Apollo 13 (AS-508): Houston, we have a problem.


The Apollo 13 mission was launched at 2:13 p.m. EST, April 11, 1970 from
launch complex 39A at Kennedy Space Center. The space vehicle crew consisted of
James A. Lovell, Jr. commander, John L. Swigert, Jr., command module pilot and
Fred W. Haise, Jr. lunar module pilot.
The Apollo 13 Mission was planned as a lunar landing mission but was
aborted en route to the moon after about 56 hours of flight due to loss of
service module cryogenic oxygen and consequent loss of capability to generate
electrical power, to provide oxygen and to produce water.
Spacecraft systems performance was nominal until the fans in cryogenic
oxygen tank 2 were turned on at 55:53:18 ground elapsed time (GET). About 2
seconds after energizing the fan circuit, a short was indicated in the current
from fuel cell 3, which was supplying power to cryogenic oxygen tank 2 fans.
Within several additional seconds, two other shorted conditions occurred.
Electrical shorts in the fan circuit ignited the wire insulation, causing
temperature and pressure to increase within cryogenic oxygen tank 2. When
pressure reached the cryogenic oxygen tank 2 relief valve full-flow conditions
of 1008 psi, the pressure began decreasing for about 9 seconds, at which time
the relief valve probably reseated, causing the pressure to rise again
momentarily. About a quarter of a second later, a vibration disturbance was
noted on the command module accelerometers.
The next series of events occurred within a fraction of a second between
the accelerometer disturbances and the data loss. A tank line burst, because of
heat, in the vacuum jacket pressurizing the annulus and, in turn, causing the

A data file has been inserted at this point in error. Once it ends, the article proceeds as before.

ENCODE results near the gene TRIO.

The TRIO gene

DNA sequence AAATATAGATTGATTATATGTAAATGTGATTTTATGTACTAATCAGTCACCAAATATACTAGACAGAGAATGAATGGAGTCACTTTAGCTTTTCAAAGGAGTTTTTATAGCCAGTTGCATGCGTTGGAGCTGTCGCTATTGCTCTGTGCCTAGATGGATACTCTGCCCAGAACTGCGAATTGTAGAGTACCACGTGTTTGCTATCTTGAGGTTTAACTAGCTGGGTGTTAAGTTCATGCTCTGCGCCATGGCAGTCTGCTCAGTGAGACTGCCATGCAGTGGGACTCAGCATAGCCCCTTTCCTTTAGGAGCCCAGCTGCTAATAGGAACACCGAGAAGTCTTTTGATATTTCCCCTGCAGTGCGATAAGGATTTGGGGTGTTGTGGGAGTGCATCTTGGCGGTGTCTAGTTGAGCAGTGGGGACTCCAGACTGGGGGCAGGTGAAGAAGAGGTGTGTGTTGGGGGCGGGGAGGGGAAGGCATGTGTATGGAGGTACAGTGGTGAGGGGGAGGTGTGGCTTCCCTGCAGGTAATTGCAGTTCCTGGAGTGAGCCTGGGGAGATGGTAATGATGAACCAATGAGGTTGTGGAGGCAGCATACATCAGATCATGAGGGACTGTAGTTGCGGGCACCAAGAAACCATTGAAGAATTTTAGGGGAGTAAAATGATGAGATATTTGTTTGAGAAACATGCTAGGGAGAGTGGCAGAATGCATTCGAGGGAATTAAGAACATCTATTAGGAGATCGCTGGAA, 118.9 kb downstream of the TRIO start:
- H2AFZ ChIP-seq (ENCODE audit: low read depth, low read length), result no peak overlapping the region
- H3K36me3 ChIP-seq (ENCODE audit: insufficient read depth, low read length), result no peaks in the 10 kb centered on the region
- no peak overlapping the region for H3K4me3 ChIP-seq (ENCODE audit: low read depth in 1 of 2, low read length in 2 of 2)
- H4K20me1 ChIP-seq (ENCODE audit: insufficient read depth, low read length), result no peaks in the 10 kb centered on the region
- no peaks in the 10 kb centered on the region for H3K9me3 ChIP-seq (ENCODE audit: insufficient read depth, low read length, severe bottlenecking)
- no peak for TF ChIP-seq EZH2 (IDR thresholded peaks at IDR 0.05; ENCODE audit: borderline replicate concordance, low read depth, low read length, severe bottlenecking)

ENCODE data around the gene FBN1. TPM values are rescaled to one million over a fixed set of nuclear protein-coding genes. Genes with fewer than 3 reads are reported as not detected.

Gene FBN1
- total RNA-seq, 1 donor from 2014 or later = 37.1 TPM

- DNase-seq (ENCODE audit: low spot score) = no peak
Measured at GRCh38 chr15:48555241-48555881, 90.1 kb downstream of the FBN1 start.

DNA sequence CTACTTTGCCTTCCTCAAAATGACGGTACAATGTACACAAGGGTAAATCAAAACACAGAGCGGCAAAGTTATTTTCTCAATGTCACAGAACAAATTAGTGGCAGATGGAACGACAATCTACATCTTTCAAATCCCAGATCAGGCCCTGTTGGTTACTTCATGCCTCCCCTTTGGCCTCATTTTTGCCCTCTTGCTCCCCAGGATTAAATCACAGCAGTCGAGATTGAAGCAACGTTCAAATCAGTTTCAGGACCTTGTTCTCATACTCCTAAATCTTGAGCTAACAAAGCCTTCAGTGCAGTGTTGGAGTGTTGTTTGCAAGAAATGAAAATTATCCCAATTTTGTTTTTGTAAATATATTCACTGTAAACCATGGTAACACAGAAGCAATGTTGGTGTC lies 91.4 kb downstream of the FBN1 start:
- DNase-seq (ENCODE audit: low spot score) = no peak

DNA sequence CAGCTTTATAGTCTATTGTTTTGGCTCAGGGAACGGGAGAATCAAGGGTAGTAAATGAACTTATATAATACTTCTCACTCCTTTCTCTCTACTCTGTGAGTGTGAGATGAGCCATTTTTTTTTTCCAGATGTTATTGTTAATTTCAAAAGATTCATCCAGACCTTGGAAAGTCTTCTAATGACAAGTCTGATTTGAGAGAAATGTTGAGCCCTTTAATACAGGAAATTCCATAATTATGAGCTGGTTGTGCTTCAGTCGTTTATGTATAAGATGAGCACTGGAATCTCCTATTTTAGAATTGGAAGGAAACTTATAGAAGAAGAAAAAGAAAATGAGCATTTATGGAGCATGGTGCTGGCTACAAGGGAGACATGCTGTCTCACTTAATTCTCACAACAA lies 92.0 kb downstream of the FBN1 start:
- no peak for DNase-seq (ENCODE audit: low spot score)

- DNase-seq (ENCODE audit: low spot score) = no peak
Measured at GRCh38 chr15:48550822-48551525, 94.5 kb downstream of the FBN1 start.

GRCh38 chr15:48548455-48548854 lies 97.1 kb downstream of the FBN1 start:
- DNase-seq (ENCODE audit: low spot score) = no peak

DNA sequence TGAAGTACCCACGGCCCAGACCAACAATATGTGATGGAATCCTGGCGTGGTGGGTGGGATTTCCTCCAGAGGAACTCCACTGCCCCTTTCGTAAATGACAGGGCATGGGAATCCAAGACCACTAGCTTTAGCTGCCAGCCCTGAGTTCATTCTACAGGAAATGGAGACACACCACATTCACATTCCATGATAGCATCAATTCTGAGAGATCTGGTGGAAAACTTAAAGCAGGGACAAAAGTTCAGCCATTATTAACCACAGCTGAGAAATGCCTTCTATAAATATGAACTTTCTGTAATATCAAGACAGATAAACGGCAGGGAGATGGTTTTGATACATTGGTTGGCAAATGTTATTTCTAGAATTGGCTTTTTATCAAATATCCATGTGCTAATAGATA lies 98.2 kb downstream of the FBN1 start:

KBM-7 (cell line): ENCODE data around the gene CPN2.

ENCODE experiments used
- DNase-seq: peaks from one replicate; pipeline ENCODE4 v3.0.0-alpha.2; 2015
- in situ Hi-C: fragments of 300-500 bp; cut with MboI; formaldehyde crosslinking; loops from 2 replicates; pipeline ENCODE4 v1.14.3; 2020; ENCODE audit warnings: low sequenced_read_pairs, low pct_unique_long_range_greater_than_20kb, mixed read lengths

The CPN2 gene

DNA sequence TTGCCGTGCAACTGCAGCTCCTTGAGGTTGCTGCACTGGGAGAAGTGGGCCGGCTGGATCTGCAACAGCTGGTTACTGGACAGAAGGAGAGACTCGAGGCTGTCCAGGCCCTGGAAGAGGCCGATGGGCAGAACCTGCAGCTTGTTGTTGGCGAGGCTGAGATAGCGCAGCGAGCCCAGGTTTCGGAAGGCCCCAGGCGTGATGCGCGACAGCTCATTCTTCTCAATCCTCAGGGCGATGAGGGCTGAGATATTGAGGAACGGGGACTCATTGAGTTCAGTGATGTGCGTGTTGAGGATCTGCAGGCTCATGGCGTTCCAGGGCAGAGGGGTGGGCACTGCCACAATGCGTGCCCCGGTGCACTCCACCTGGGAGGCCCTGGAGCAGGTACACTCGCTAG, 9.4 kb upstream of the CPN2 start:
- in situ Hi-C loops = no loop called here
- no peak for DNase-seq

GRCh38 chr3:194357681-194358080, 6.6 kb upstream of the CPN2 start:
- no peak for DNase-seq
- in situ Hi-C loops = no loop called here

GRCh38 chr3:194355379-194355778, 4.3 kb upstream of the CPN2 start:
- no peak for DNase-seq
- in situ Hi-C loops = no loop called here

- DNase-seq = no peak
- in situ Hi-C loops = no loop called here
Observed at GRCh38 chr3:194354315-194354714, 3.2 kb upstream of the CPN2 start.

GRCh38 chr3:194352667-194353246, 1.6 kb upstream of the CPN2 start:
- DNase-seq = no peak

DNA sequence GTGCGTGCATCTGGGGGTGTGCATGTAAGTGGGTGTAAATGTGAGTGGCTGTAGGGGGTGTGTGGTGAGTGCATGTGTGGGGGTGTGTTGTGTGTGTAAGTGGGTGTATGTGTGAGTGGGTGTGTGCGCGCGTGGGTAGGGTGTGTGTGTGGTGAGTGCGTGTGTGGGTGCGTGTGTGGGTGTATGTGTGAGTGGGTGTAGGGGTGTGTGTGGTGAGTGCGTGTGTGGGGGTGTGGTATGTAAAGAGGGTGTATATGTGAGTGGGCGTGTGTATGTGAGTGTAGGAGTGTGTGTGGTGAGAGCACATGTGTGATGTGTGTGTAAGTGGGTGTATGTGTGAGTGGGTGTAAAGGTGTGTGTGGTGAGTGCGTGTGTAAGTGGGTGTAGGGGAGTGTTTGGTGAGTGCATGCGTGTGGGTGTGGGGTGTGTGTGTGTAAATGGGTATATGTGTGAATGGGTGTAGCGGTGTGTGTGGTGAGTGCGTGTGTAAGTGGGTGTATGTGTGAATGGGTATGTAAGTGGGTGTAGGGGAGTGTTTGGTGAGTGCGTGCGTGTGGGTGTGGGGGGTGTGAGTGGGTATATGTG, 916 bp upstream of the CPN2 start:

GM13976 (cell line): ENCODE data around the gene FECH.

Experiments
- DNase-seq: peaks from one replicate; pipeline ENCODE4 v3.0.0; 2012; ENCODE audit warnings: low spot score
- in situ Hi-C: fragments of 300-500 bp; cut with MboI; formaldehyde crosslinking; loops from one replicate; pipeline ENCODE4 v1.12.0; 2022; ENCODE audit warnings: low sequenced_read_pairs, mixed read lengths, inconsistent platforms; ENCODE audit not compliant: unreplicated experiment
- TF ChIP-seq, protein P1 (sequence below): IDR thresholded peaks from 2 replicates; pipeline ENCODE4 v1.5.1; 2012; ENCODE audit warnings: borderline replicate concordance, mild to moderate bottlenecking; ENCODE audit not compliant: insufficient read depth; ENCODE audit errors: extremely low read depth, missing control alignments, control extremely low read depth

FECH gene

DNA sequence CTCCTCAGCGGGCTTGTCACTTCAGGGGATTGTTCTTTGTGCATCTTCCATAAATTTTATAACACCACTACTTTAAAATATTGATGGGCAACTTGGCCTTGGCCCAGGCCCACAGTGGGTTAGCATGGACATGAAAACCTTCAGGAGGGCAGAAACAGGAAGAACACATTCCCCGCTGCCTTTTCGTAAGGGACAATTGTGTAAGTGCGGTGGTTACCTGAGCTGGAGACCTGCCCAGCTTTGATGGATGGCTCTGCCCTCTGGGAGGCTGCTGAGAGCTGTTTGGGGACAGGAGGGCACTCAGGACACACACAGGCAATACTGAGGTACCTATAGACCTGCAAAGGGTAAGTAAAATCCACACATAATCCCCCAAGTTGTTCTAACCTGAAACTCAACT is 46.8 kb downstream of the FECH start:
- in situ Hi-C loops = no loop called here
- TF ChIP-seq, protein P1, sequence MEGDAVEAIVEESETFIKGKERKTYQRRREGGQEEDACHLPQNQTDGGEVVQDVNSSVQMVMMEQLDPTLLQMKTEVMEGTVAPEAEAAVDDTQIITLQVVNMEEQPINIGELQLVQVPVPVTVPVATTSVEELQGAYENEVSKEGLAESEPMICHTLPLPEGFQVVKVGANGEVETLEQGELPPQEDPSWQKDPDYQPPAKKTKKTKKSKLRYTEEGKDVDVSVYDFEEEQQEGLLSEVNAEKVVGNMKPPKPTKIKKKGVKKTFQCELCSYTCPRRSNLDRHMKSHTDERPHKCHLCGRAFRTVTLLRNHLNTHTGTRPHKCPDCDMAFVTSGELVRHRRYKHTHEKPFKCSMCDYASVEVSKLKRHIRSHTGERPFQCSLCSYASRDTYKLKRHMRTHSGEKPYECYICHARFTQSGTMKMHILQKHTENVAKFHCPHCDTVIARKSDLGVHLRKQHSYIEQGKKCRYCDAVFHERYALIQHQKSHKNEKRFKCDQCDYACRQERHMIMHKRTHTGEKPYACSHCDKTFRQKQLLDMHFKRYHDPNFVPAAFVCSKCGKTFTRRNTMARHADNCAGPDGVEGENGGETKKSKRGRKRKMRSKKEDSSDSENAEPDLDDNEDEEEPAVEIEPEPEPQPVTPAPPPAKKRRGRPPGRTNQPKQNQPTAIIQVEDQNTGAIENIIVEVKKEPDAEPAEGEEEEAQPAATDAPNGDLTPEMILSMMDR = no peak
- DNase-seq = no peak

blow-out plug on the vacuum jacket to rupture. Some mechanism in bay 4 combined
with the oxygen buildup in that bay to cause a rapid pressure rise which
resulted in separation of the outer panel. The panel struck one of the dishes of
the high-gain antenna. The panel separation shock closed the fuel cell 1 and 3
oxygen reactant shut-off valves and several propellant and helium isolation
valves in the reaction control system. Data were lost for about 1.8 seconds as
the high-gain antenna switched from narrow beam to wide beam, because of the
antenna being hit and damaged.
As a result of these occurrences, the CM was powered down and the LM was
configured to supply the necessary power and other consumables.
The CSM was powered down at approximately 58:40 GET. The surge tank and
repressurization package were isolated with approximately 860 psi residual
pressure (approx. 6.5 lbs of oxygen total). The primary water glycol system was
left with radiators bypassed.
All LM systems performed satisfactorily in providing the necessary power
and environmental control to the spacecraft. The requirement for lithium
hydroxide to remove carbon dioxide from the spacecraft atmosphere was met by a
combination of the CM and LM cartridges since the LM cartridges alone would not
satisfy the total requirement. The crew, with direction from Mission Control,
built an adapter for the CM cartridges to accept LM hoses.
The service module was jettisoned at approximately 138 hours GET, and
the crew observed and photographed the bay-4 area where the cryogenic tank
anomaly had occurred. At this time, the crew remarked that the outer skin
covering for bay-4 had been severely damaged, with a large portion missing.
The LM was jettisoned about 1 hour before entry, which was performed
nominally using primary guidance and navigation system.

Category: Science